Pythagorean Triples
I've always seen it stated that a Pythagorean Triple is three positive integers $\displaystyle (a, b, c)$ where $\displaystyle a^2+b^2=c^2$.
Why the restriction that $\displaystyle (a, b, c)$ are positive?
Similarly with Euclid's formula for generating such triples giving the restriction $\displaystyle m>n$ for...
$\displaystyle a=m^2n^2$
$\displaystyle b=2mn$
$\displaystyle c=m^2+n^2$
If we let $\displaystyle m<n$ we generate the same absolute values with ve $\displaystyle a$
According to the restrictions $\displaystyle (a, b, c)$ is not a Pythagorean Triple but the result
$\displaystyle a^2+b^2=c^2$
still holds true.
Are the restrictions merely convention or is there another reason?
Thanks

Re: Pythagorean Triples
Just a guess, but perhaps only positive solutions are considered Pythagorean triples because they correspond to the sides of right triangles.

Re: Pythagorean Triples
I suppose that could be it.
Thanks Petek

Re: Pythagorean Triples
with a right triangle, the other 2 angles are always acute. one can consider the sine and cosine of obtuse angles, which leads to a triangle that is no longer right (one has to consider a right triangle that makes up the "complementary angle").
one can even consider extending sine and cosine to "angles greater than 180 degrees", but then the angle you are measuring is "outside the triangle" (equivalently, you can consider "negative angles").
while all these notions can be done in a way "that makes sense", they don't really introduce any new information (we still wind up considering some right triangle with acute angles). the greek mathematicians who pioneered geometry, thought of numbers as being magnitudes, our modern notion of number makes them more like vectors (magnitude = absolute value, direction = sign).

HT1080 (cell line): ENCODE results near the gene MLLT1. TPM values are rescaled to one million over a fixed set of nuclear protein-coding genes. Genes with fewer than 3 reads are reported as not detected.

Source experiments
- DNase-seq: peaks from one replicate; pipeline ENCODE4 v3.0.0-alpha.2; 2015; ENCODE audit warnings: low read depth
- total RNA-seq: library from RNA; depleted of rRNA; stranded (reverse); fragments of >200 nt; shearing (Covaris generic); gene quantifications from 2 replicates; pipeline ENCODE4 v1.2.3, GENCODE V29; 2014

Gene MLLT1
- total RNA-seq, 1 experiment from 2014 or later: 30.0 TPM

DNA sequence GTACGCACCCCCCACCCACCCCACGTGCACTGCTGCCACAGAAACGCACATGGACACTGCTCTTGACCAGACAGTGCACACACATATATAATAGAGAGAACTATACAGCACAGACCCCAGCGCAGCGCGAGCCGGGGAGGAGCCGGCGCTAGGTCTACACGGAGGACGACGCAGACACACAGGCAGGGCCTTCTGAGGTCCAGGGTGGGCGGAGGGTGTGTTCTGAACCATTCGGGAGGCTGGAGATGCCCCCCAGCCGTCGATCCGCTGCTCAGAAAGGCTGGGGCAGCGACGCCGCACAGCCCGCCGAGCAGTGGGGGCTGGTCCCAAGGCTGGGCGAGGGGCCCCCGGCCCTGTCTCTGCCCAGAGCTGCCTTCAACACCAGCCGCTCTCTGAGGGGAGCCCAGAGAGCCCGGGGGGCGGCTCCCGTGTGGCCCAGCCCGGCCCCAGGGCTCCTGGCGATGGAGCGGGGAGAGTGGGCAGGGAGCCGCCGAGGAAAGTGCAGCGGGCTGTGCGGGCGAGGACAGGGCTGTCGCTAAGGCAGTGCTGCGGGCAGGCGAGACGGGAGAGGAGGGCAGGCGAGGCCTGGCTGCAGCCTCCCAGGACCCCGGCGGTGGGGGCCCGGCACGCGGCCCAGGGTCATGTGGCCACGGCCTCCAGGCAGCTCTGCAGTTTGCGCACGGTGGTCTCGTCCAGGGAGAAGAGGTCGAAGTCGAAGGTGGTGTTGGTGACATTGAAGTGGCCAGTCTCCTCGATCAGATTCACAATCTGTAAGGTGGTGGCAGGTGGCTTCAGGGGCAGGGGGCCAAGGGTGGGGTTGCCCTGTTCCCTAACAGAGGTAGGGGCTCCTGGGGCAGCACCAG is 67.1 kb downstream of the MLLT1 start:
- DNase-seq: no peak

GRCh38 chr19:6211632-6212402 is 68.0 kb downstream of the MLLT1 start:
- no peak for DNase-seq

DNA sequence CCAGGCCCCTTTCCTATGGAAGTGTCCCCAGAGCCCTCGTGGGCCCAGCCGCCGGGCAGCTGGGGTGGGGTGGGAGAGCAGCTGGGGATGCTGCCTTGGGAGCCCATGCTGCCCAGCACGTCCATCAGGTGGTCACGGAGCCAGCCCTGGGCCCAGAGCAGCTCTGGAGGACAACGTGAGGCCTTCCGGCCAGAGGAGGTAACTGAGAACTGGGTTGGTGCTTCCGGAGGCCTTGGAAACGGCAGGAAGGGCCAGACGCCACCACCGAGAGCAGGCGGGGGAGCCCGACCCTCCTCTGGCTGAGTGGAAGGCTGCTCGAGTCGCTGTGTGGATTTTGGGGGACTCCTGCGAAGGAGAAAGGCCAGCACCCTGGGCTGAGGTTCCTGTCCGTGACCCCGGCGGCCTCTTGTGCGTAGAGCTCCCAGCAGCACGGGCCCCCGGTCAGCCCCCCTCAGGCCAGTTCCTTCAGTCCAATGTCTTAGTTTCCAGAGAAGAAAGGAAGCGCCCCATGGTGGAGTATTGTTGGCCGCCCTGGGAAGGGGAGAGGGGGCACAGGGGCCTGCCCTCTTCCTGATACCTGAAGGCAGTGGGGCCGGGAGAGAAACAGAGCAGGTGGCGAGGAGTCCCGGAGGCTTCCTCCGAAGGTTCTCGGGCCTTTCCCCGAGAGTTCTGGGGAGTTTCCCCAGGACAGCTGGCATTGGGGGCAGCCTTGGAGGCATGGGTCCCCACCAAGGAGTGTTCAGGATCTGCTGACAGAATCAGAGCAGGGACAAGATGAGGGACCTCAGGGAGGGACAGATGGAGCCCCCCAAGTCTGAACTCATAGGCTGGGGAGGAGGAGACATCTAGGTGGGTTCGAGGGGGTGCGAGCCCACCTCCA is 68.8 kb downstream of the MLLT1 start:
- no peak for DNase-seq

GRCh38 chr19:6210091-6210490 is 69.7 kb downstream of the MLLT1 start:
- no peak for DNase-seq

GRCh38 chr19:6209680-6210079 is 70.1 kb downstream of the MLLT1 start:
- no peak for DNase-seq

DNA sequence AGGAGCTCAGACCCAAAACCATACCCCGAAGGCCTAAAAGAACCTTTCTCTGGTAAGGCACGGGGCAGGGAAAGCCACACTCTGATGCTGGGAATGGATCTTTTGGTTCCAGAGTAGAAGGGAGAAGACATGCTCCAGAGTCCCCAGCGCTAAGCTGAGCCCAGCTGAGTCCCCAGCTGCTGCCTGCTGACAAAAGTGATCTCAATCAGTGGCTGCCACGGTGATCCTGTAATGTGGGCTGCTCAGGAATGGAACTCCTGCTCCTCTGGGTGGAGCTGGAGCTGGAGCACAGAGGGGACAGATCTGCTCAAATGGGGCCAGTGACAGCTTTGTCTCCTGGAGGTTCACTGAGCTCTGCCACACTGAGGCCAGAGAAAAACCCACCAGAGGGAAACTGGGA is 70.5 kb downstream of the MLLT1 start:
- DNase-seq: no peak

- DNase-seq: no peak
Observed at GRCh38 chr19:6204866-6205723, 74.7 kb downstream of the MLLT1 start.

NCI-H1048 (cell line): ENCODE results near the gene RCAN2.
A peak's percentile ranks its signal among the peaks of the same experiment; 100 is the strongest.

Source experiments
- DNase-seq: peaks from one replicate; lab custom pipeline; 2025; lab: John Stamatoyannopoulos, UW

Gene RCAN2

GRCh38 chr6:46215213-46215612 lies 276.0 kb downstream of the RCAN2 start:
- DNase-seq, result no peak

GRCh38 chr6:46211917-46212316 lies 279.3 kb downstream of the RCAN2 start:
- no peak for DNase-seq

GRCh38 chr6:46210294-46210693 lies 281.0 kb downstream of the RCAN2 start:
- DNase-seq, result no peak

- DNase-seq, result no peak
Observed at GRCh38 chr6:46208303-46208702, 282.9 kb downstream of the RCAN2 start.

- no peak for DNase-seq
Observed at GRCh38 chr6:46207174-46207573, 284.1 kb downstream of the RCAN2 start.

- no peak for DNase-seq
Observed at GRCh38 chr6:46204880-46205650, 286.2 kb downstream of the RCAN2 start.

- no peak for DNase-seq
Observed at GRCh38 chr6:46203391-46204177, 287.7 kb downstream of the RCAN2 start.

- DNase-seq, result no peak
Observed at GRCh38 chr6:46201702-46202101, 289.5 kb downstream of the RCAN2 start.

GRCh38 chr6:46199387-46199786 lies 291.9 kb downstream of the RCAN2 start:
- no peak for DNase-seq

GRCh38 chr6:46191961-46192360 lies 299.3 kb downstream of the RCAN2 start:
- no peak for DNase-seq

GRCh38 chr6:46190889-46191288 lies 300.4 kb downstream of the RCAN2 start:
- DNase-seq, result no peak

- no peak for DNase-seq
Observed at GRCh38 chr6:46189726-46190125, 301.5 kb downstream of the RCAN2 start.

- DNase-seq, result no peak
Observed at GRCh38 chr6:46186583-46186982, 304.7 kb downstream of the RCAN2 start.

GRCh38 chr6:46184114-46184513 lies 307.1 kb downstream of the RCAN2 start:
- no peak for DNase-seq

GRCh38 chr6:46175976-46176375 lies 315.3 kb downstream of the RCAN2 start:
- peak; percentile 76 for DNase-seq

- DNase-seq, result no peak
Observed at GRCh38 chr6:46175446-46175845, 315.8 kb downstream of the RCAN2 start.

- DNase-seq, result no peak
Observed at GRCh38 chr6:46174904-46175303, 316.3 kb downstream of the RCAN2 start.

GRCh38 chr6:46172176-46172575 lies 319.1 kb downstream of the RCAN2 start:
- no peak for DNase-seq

so when we draw 3 and 3 on "the number line" (this is essentially linear algebra in one dimension), we get 0.
for the greeks, a line segment 3 units in one direction, and a line segment 3 units in the other direction (starting from a common point), formed a line segment 6 units long.
for US, "+" is a fundamentally different KIND of thing.
as far as properties of integers (as opposed to natural numbers) go, it turns out (fortunately), that multiplying by 1 (changing sign) doesn't "really change anything":
sure, we can factor 6 as (2)(3), but it's not the "sign out front" that tells us the factors of 6, it's the primality of 2 and 3. abstractly, we say that 1 is a unit (it has an inverse, namely 1). when we study "factoring", "units may as well be 1". for example, x  1 = (1/4)(4x  4), but one typically doesn't think of 4x  4 as a "factor" of x  1 (in the rational numbers, 4 is a unit, it has an inverse).
only considering positive numbers streamlines statements about numbers (we don't have to include "cases" or things like "up to a change in sign", or put plus/minus signs in everything (which goobers up the algebra)).

Re: Pythagorean Triples
Thanks Deveno, it appears you are saying it's merely convention then.
The reason for my OP is that I have found a result which, in Euclid's formula, requires (unconventionally) $\displaystyle m<n$ and couldn't think of any mathematical reason this wasn't acceptable.